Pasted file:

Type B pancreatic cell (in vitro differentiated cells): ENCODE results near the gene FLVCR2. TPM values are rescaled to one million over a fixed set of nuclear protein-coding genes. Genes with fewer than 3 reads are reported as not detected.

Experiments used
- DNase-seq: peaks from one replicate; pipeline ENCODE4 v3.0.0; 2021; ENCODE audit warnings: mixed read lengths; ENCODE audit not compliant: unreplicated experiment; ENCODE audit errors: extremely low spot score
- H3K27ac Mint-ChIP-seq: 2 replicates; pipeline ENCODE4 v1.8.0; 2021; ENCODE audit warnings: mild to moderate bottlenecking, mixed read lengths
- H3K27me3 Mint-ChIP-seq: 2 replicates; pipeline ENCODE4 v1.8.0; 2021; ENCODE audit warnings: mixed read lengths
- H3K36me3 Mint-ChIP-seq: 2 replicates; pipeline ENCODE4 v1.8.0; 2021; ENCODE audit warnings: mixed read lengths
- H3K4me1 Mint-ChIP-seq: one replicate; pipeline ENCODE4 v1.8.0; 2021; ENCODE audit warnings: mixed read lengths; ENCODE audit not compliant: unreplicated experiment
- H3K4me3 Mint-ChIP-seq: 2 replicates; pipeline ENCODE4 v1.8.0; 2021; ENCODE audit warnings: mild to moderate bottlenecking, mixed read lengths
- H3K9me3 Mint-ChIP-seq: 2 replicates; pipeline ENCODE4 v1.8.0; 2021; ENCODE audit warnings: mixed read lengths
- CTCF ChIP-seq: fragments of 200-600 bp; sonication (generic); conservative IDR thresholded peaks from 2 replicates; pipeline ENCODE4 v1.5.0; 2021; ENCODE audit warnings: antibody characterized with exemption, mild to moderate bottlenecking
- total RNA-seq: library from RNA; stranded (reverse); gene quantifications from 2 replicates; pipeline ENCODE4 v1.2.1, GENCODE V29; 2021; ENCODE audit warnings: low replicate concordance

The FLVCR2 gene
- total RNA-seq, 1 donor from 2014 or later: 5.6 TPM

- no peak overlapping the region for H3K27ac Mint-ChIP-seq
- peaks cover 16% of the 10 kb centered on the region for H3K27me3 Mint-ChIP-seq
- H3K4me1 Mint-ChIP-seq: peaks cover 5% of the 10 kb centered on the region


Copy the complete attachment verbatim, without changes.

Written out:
Type B pancreatic cell (in vitro differentiated cells): ENCODE results near the gene FLVCR2. TPM values are rescaled to one million over a fixed set of nuclear protein-coding genes. Genes with fewer than 3 reads are reported as not detected.

Experiments used
- DNase-seq: peaks from one replicate; pipeline ENCODE4 v3.0.0; 2021; ENCODE audit warnings: mixed read lengths; ENCODE audit not compliant: unreplicated experiment; ENCODE audit errors: extremely low spot score
- H3K27ac Mint-ChIP-seq: 2 replicates; pipeline ENCODE4 v1.8.0; 2021; ENCODE audit warnings: mild to moderate bottlenecking, mixed read lengths
- H3K27me3 Mint-ChIP-seq: 2 replicates; pipeline ENCODE4 v1.8.0; 2021; ENCODE audit warnings: mixed read lengths
- H3K36me3 Mint-ChIP-seq: 2 replicates; pipeline ENCODE4 v1.8.0; 2021; ENCODE audit warnings: mixed read lengths
- H3K4me1 Mint-ChIP-seq: one replicate; pipeline ENCODE4 v1.8.0; 2021; ENCODE audit warnings: mixed read lengths; ENCODE audit not compliant: unreplicated experiment
- H3K4me3 Mint-ChIP-seq: 2 replicates; pipeline ENCODE4 v1.8.0; 2021; ENCODE audit warnings: mild to moderate bottlenecking, mixed read lengths
- H3K9me3 Mint-ChIP-seq: 2 replicates; pipeline ENCODE4 v1.8.0; 2021; ENCODE audit warnings: mixed read lengths
- CTCF ChIP-seq: fragments of 200-600 bp; sonication (generic); conservative IDR thresholded peaks from 2 replicates; pipeline ENCODE4 v1.5.0; 2021; ENCODE audit warnings: antibody characterized with exemption, mild to moderate bottlenecking
- total RNA-seq: library from RNA; stranded (reverse); gene quantifications from 2 replicates; pipeline ENCODE4 v1.2.1, GENCODE V29; 2021; ENCODE audit warnings: low replicate concordance

The FLVCR2 gene
- total RNA-seq, 1 donor from 2014 or later: 5.6 TPM

- no peak overlapping the region for H3K27ac Mint-ChIP-seq
- peaks cover 16% of the 10 kb centered on the region for H3K27me3 Mint-ChIP-seq
- H3K4me1 Mint-ChIP-seq: peaks cover 5% of the 10 kb centered on the region